The structure of the map is simple. The main continent, containing China, Korea, and a number of historically known countries, occupies the center of the circular map, surrounded by an enclosing sea ring, which is itself surrounded by an outer land ring. Surprisingly, the maps did not reflect the highest levels of geographic knowledge available to Koreans, but this is not likely to be intentional. Some of this was due to the nautical distance between Korea and other Southeast Asian locales affected the mapmakers perceptions of Asia. Similarly, European mapmakers of the day often treated Korea as an island.
Some scholars have attributed the development of Korean circular world maps to Western influence, such as the maps of Matteo Ricci (Kunyu Wanguo Quantu) or the maps of Giulio Aleni (Wanguo Quantu). In this case, the central landmass can be viewed as a combination of Asia, Africa, and Europe, and the external "ring" continent as North America and South America.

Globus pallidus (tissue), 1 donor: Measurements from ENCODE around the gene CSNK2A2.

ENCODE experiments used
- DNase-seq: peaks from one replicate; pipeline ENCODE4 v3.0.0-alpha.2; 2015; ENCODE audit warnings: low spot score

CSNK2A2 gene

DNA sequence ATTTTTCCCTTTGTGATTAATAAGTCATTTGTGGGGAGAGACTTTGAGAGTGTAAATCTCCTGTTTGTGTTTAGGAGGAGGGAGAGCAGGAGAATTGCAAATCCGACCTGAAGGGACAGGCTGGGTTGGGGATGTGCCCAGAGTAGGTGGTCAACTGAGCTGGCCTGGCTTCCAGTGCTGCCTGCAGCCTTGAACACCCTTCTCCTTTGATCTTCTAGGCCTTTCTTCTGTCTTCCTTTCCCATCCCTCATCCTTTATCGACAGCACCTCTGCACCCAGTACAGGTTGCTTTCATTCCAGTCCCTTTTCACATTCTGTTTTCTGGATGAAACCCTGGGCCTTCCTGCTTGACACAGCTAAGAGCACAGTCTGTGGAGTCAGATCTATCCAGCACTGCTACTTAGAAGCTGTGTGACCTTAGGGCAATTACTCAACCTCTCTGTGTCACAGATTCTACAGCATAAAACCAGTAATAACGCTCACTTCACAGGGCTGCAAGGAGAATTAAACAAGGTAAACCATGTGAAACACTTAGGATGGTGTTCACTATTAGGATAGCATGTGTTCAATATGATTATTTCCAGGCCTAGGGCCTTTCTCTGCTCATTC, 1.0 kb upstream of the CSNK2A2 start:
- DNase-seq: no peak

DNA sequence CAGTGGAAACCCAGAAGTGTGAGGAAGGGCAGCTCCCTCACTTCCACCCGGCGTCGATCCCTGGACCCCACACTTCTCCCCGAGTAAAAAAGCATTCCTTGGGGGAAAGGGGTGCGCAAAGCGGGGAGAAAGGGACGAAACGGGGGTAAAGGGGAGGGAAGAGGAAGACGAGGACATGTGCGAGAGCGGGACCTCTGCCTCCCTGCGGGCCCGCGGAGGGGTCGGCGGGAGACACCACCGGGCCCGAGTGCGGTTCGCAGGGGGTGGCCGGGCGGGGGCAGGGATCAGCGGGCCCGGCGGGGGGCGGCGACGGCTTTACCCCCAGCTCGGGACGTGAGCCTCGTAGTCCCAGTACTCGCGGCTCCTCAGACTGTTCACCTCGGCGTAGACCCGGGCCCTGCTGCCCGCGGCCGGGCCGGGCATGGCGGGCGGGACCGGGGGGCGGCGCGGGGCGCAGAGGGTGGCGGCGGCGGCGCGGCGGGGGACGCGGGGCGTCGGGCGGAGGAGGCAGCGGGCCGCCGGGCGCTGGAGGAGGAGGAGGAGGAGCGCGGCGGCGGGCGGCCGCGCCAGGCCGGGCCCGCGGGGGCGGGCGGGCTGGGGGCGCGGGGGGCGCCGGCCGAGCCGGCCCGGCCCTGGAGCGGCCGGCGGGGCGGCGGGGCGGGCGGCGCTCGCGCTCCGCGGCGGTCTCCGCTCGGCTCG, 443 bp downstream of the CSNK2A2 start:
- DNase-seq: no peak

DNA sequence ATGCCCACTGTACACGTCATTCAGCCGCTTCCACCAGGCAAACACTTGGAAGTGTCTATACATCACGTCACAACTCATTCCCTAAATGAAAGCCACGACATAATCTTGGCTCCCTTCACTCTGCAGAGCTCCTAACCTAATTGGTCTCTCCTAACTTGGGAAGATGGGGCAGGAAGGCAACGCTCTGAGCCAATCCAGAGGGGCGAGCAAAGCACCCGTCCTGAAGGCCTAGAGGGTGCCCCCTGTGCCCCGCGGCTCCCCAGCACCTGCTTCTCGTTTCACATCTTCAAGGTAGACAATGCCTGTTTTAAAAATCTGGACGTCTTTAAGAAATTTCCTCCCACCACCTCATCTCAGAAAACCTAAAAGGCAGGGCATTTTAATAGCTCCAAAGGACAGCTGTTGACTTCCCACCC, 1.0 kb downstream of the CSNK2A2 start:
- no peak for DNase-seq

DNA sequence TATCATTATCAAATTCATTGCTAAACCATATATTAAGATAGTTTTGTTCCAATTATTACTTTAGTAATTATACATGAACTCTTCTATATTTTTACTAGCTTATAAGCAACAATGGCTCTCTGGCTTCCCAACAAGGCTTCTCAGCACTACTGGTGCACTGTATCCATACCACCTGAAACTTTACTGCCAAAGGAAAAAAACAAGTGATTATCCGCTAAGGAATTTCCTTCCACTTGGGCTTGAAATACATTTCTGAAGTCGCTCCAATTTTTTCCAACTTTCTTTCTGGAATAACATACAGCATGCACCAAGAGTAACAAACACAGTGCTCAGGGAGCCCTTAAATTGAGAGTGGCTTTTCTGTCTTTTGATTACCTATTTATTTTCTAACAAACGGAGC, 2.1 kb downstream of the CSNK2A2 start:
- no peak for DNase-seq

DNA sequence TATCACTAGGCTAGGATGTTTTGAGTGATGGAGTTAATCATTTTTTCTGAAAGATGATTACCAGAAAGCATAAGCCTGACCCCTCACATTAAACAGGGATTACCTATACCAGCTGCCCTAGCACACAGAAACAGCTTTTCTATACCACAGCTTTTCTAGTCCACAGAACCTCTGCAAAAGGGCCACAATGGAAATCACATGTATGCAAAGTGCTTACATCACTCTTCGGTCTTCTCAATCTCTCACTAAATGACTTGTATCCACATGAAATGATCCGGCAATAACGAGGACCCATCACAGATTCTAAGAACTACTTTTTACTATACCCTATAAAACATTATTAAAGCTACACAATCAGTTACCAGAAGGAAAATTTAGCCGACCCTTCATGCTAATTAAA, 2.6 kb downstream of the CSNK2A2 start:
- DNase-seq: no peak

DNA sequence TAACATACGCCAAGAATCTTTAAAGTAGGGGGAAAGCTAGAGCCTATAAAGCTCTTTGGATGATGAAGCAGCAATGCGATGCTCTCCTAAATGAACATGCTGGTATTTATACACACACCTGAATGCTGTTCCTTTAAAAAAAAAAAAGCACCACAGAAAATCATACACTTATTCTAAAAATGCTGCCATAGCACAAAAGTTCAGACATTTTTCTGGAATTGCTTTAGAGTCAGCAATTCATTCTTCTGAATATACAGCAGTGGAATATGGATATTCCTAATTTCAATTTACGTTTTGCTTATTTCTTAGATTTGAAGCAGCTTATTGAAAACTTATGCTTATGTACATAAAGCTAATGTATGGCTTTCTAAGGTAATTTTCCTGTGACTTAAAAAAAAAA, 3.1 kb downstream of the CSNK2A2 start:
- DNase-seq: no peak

Such maps were produced in Korea only, and have not been found in China or Japan. The Cheonhado remained popular in Korea until the late 19th century.
According to Hulbert’s analysis, the central continent represents Asia alone, India being at the southwest corner. The only rivers definitely given are the Yellow River, the Yang-tse, and the Mekong, all of which are represented fairly well. The general course of these rivers is only approximated here. It is interesting to note that China proper is represented as lying between the Yellow River and the Yang-tse, which, as history proves, were the real birthplace of the Chinese people. Korea and the Yellow Sea are also well represented, but when we go farther afield than this we find confusion. Annam is not far out of the way; but the land to the west of it, which must represent Siam [Thailand] and Burma, is highly fanciful. The water to the east of India must be the Bay of Bengal, and the two forks at the head of it may represent the Irrawaddy and Salween Rivers. If this is so, the Kwen-lun Mountains are not far enough out of their proper place to call for severe criticism. Using a liberal imagination, the unnamed lake to the north of these mountains may represent the Caspian Sea. The name of the map is placed at the corners and means Under the Heavens and The Whole Map.